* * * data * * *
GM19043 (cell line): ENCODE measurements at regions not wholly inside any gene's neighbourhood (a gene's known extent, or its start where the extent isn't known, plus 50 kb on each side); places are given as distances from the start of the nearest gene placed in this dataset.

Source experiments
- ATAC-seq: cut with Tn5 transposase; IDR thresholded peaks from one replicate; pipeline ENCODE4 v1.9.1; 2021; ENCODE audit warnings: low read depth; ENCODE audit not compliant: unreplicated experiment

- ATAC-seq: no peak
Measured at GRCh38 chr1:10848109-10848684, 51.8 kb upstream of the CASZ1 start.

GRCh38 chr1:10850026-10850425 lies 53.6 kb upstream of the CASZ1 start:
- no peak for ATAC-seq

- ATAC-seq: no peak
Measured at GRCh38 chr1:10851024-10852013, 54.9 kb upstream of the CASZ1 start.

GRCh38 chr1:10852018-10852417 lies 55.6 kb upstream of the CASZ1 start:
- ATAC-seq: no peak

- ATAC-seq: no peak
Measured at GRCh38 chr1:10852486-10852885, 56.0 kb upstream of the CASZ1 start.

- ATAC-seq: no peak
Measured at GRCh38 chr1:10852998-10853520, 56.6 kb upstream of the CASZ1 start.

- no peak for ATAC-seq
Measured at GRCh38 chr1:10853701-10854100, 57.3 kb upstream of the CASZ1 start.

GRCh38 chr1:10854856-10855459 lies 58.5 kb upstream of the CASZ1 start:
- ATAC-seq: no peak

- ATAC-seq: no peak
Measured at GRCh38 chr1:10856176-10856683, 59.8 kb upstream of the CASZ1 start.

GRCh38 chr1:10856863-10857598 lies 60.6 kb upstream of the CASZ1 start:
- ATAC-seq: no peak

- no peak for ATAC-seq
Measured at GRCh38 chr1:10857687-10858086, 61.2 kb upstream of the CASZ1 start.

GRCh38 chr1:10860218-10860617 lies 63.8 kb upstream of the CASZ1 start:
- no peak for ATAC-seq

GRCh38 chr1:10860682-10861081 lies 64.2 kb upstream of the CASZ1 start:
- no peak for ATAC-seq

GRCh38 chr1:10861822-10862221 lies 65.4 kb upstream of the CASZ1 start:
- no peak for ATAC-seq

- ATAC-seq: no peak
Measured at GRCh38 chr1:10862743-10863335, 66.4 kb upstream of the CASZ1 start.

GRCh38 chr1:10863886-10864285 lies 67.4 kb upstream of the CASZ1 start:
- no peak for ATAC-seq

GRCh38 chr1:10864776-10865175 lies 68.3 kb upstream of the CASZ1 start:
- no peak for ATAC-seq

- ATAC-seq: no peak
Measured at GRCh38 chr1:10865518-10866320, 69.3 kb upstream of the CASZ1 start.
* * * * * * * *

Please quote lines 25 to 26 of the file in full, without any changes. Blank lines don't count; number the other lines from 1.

Measured at GRCh38 chr1:10857687-10858086, 61.2 kb upstream of the CASZ1 start.

GRCh38 chr1:10860218-10860617 lies 63.8 kb upstream of the CASZ1 start: